second-hand income [deleted] 1:10pm, 2 January 2011
As membership in the group starts to grow I'm sure there will be a wealth of knowledge to pull from, so if you have any questions or useful tips just place them here. It can be anything from camera techniques to post processing, ask away!
Elamcelt 6 years ago
Here's a link to one of the most helpful sites on the web on taking better photos:

(And no I'm not on commission!)
Elamcelt 6 years ago
Anyone tried panning?
How long should the exposure be for?
Sheryl Salisbury 6 years ago
@ Elamcelt I've been wanting to try panning as well. Let us know if you find the answer to your question, I'm curious as well.
fawlty128 PRO 6 years ago
I've tried panning in the past without much success. I had one shot that although wasn't really good, wasn't a complete piece of crap like the rest. Shot at 1/40 sec. I've posted it below.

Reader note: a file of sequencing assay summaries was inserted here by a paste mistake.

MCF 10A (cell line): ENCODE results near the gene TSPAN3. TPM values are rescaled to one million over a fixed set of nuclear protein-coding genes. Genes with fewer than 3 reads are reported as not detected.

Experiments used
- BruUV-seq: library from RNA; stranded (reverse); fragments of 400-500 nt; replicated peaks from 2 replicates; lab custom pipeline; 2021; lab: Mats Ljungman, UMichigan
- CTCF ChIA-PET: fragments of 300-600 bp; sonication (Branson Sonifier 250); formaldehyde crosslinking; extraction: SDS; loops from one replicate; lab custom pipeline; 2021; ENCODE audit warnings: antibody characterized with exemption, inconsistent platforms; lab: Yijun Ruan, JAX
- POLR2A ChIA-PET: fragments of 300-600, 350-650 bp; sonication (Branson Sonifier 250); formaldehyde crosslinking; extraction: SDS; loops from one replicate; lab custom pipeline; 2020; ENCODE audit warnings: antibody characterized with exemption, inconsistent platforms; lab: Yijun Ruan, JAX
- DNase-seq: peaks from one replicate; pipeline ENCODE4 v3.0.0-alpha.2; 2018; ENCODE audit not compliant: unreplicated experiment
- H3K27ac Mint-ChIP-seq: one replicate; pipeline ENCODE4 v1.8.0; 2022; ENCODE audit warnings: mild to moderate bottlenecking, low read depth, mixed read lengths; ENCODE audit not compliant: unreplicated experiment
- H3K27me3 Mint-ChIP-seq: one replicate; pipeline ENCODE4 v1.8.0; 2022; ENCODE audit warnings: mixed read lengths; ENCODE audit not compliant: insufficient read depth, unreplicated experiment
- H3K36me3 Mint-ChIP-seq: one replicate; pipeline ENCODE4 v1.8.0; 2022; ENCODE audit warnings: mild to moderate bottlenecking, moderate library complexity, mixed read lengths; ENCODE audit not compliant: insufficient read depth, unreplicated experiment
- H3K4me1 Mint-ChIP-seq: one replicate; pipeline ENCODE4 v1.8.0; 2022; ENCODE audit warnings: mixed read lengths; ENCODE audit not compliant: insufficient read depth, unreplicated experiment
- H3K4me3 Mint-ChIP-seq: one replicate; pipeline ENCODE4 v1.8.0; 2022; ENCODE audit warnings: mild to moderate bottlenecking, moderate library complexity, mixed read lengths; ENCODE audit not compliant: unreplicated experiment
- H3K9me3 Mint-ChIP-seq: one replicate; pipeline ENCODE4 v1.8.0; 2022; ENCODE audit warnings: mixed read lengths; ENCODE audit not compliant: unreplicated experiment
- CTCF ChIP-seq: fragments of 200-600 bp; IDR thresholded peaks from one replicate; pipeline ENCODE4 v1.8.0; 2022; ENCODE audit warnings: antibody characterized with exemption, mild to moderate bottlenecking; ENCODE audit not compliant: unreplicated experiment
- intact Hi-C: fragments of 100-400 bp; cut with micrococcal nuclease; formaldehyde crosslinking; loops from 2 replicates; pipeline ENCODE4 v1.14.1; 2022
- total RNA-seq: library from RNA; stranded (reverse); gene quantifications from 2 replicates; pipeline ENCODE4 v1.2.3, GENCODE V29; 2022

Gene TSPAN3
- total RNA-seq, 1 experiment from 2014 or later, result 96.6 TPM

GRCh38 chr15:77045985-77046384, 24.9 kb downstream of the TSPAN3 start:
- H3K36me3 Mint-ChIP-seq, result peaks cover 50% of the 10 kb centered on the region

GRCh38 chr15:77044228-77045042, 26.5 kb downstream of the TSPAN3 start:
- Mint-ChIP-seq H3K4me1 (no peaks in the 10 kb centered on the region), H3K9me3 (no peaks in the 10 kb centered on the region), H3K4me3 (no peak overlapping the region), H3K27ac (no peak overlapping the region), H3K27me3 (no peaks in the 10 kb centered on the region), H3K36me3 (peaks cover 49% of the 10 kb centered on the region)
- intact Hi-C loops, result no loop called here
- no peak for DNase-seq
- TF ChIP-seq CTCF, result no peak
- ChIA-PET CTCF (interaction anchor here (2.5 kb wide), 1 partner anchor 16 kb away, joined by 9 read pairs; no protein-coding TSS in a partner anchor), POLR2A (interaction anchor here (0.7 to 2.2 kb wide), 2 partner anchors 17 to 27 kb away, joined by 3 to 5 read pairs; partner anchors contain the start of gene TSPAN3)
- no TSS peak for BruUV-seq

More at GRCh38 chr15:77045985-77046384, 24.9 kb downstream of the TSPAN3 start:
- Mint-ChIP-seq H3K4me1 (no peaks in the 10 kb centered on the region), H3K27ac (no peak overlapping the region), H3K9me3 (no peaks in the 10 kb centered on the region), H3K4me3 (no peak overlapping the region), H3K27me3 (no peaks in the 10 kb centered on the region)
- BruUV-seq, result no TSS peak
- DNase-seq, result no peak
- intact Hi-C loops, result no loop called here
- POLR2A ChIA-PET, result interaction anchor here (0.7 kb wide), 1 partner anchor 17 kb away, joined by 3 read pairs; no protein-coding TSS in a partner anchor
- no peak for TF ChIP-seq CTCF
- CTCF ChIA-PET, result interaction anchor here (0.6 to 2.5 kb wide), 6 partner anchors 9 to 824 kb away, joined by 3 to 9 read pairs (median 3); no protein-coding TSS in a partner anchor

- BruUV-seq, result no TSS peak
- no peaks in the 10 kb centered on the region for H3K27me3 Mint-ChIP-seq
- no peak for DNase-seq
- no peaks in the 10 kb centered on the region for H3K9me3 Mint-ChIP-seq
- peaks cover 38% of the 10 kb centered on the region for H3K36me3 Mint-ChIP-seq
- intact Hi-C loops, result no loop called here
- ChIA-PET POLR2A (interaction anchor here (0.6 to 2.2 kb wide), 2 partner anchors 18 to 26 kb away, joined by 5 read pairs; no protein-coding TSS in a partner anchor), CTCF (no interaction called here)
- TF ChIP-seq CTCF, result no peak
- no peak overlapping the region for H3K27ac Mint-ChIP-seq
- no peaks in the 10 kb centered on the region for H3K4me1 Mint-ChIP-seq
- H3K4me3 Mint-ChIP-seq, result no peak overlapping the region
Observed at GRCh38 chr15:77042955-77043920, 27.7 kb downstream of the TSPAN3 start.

From what I understand(and believe me, it's not much) the slower the speed of the subject, the slower the shutter speed. The distance of the subject also comes into play. The further away the subject is, the slower the shutter speed. Everything depend on how fast you need to move the camera in order to keep up with the subject. 1/30 sec is probably a good starting point, slower than that handheld and you probably aren't going to get a very sharp image.
I promised myself that I would make a serious effort this year to try to get the hang of panning. It takes lots of patience (something I often lack) and can be very frustrating, but the reward is definitely worth the time and aggravation.

Dave Angood PRO Posted 6 years ago. Edited by Dave Angood (member) 6 years ago